Millennials Hit the Road in a Sleek New Generation of RVs
This fall, one of the hottest things in outdoor gear wasn’t a new drone or motorized skateboard. The tech tastemakers—from Outside Magazine to Gear Patrol—collectively drooled over a recreational vehicle. That’s right, an “RV” —specifically the Airstream Basecamp, a $35,000 teardrop of aluminum that can be towed behind a Subaru.
The aerodynamic, riveted pod comes with one massive panoramic window, solar power, Italian cabinetry, and a Bose Bluetooth speaker system. It’s an RV made for Instagram, not cousin Eddie, and it’s been in high demand since hitting dealerships in September.
“It’s really kind of an online phenomenon,” said Bob Martin, chief executive of Airstream parent Thor Industries. “Our social media hits have been incredible.”
The Basecamp and a crowd of models like it have pushed an already brisk business to historic highs. Americans are expected to buy about 420,000 homes-on-wheels by the end of the year, more than since Gerald Ford was president (That was the mid-1970s, millennials). The Recreation Vehicle Industry Association expects sales to increase by another 4.4 percent next year. In short, the mood was giddy last week when the country’s RV dealers gathered for their annual trade show in Louisville, Ky., to check out the newest models and place orders for the spring.
“We thought it would be a good year,” said RVIA spokesman Kevin Broom. “We just didn’t expect it to be this good.”
To be sure, the buying boom is not entirely a surprise. An RV is a rolling, bear-proof embodiment of consumer confidence, and as such the industry accelerates or brakes in step with broader economy. In 2016, the road has been wide-open: the unemployment rate has drifted to record lows, gas prices are languishing, and the stock market has surged to unforeseen heights. Even a contentious, nerve-wracking presidential election and its unprecedented aftermath did little to keep people out of dealerships.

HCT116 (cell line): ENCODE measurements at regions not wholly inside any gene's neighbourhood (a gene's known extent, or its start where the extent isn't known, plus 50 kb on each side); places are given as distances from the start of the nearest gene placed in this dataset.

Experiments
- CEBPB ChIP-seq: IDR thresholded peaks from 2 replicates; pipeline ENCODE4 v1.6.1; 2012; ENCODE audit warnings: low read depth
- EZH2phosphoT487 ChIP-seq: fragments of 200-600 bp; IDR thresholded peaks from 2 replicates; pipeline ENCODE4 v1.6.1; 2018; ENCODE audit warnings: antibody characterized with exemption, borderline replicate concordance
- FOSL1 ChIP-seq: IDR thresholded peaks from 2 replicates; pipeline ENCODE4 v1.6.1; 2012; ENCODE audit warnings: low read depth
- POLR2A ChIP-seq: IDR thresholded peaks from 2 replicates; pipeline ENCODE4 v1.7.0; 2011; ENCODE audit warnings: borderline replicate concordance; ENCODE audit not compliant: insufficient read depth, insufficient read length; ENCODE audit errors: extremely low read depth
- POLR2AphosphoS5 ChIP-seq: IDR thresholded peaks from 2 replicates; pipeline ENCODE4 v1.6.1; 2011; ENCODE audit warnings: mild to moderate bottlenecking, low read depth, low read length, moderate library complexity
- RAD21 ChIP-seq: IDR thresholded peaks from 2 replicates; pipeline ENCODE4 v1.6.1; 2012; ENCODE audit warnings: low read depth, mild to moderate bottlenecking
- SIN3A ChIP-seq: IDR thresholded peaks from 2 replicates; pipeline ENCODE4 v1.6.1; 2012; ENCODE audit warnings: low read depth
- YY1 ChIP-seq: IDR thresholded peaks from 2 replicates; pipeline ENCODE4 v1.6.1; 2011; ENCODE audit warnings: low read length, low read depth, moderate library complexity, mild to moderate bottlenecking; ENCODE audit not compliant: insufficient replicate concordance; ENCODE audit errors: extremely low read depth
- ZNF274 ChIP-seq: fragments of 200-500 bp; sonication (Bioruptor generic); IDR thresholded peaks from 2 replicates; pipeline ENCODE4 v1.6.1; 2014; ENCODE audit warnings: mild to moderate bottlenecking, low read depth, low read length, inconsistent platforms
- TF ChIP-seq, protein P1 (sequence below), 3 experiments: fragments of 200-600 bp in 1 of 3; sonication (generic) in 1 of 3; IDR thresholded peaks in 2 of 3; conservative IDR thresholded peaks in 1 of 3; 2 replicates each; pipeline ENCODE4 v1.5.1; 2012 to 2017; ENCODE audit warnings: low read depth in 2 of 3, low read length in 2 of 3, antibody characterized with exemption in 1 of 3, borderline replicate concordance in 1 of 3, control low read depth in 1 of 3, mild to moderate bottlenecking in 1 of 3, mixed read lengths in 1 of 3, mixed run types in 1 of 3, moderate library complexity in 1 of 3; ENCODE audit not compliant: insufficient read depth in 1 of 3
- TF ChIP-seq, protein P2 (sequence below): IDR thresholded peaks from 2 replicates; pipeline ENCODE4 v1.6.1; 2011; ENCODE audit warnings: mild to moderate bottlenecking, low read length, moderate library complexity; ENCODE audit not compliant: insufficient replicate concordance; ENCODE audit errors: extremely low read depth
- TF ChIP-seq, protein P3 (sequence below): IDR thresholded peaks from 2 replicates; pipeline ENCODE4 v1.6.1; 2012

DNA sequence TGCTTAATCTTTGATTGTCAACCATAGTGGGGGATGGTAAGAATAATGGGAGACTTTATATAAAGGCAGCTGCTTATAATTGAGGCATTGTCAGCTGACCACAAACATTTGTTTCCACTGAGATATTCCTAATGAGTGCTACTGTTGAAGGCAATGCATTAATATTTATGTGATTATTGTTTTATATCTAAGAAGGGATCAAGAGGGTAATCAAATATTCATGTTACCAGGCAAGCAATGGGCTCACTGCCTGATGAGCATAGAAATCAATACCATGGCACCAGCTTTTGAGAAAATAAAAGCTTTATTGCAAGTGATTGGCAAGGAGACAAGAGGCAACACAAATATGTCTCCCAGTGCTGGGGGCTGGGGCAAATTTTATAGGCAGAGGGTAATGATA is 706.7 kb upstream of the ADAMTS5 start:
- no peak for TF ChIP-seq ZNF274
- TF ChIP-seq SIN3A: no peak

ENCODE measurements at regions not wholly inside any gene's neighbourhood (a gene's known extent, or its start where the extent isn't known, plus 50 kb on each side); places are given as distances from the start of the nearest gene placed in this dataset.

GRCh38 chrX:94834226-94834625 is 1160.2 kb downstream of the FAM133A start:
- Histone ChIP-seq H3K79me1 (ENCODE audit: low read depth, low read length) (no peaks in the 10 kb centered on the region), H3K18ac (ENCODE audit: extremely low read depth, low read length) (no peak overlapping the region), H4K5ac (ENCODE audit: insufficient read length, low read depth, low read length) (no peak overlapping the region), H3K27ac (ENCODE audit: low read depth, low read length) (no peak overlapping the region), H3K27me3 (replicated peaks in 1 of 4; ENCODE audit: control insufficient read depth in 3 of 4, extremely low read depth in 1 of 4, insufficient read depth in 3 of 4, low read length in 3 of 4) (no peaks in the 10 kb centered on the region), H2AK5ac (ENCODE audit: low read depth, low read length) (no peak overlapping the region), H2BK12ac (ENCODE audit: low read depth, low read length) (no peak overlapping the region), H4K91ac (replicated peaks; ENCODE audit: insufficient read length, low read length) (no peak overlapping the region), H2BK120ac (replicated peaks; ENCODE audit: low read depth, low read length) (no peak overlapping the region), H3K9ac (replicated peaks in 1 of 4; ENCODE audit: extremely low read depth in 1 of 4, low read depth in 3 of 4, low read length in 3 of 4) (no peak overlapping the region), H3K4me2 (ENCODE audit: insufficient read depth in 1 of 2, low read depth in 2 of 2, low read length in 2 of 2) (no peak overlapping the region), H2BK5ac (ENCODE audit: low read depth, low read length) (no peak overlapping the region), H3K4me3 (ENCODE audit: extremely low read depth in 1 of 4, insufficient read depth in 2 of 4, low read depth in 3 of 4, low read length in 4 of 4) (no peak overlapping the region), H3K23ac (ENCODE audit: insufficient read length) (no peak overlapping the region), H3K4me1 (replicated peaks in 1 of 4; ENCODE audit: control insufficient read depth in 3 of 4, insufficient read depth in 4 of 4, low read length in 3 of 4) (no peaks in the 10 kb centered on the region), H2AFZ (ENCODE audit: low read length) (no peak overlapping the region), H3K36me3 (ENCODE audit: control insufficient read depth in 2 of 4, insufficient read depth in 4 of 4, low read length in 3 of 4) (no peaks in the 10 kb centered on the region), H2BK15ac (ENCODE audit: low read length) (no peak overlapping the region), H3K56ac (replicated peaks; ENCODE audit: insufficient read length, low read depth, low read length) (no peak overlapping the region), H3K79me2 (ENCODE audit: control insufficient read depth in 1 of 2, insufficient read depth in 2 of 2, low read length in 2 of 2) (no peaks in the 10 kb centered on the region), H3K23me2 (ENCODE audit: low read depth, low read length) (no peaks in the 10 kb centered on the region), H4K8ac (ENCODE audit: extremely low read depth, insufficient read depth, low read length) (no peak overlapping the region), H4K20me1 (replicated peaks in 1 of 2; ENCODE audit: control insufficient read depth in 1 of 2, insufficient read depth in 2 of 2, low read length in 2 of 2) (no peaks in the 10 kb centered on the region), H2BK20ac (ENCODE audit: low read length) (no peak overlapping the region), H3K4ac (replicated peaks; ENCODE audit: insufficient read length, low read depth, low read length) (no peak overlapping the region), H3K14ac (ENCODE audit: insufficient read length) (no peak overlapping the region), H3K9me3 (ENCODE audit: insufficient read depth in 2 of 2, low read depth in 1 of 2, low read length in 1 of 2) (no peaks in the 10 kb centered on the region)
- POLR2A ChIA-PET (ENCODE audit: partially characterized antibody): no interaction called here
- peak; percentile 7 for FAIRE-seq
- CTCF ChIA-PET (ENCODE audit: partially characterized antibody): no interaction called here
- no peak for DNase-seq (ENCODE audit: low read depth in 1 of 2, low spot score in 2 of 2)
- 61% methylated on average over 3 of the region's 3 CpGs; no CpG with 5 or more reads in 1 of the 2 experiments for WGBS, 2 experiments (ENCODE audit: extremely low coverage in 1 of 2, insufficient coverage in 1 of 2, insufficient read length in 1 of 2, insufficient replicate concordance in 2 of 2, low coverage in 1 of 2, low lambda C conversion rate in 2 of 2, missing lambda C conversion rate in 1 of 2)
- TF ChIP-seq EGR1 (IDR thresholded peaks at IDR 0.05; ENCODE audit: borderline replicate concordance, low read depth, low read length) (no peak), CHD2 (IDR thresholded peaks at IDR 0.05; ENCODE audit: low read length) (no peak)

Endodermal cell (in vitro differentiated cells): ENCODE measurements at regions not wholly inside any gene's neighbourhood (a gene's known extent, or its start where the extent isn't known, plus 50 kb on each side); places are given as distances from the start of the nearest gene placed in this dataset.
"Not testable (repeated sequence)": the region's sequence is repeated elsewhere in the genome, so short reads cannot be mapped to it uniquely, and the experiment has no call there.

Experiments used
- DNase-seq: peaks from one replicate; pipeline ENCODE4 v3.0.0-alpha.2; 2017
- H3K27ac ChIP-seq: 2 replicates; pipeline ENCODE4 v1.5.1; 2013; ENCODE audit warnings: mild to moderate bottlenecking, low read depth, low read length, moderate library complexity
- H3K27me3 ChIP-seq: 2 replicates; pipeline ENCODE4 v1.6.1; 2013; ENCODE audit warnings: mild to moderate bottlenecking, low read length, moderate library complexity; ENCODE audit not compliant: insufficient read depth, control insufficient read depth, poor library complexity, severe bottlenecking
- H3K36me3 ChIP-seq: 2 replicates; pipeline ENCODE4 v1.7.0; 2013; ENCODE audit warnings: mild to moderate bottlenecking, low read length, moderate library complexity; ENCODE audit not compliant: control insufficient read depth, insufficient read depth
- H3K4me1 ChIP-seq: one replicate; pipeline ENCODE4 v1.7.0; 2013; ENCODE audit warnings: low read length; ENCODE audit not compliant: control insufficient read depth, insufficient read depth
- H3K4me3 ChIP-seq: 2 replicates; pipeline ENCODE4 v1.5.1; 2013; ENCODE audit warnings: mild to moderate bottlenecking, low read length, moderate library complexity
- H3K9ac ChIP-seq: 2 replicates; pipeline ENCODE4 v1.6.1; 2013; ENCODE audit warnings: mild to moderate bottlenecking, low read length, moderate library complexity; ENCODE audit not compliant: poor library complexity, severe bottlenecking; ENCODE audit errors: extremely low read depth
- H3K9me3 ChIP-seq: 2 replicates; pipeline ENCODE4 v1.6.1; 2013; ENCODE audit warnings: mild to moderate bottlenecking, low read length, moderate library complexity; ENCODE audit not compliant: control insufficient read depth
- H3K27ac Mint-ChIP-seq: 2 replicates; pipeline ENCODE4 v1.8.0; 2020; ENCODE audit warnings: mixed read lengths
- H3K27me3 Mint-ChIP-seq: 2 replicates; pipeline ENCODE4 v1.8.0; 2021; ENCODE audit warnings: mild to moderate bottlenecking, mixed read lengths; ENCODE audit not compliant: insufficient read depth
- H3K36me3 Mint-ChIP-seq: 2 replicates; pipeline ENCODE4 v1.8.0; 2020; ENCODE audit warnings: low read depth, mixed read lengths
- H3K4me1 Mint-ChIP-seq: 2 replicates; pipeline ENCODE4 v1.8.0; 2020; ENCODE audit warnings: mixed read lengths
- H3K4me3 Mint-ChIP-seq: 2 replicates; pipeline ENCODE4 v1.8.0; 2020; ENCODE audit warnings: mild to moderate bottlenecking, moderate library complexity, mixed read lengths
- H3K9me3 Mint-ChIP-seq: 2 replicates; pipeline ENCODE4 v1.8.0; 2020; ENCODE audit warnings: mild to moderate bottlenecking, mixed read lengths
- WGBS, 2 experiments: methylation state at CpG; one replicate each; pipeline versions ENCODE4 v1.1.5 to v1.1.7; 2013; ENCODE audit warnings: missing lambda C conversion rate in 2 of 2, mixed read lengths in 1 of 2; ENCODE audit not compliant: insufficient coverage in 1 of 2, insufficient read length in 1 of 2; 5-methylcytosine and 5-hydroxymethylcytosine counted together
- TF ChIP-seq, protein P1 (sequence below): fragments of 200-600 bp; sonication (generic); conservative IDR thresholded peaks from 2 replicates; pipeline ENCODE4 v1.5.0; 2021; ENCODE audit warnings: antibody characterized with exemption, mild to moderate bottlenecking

RV-makers, perhaps emboldened by their brisk business, pushed their advantage with a flurry of new rigs, generally smaller and lighter than the monster coaches they used to build. The idea was to draw new customers rather than coasting on Baby Boomers. “There’s kind of been a shift and we’re noticing younger buyers,” said Martin. “We’re starting to get the front-end of millennials and we’re strong now with Gen Xers. These people don’t want a huge unit.”
The RV boom, however, isn’t all product related. There’s some marketing in the mix as well. Thor has a new online campaign full of kids and dirtbikes and climbing gear. The company has also dubbed a class of its vehicles “RUV,” which stands for “Recreational Utility Vehicle.” There’s not much “utility” to the machines: they can’t drive offroad, for example. But the naming gimmick has struck a chord with dealers and younger customers. “These small products are the next evolution for tent campers,” Martin said. “We call it soft rugged.”
Winnebago Industries, meanwhile, has focused its marketing on tail-gating fans and soccer moms. CEO Michael Happe said the strategy is paying off. The average age of an RV owner in the U.S. is now 45, down from 48 just five years ago, according to the RV trade group. In the same period, the share of RV owners with children living at home surged from 39 percent to 48 percent.
“The industry, at large, is trying to make these products more versatile,” Happe explained. “If you go to an SEC football game, you’re going to see a tremendous amount of RVs.”
Not only are these companies making smaller RVs, but they’re making them lighter, swapping out wood frames for stronger, slimmer plastic composites and replacing old appliance lines with more efficient units. “Even vehicles that are the same size live bigger now,” said Broom. “Think about a big-screen TV—you no longer need room for the tube these days.”
The trimming down has coincided with an overall surge in sales for trucks and SUVs. Almost 90 percent of U.S. RVs are “towable,” which is to say they don’t have an engine or steering wheel. A decade ago, those rigs would require pickup-type power. Today, a small SUV will haul many of them, which is precisely what millions of Americans happen to be driving.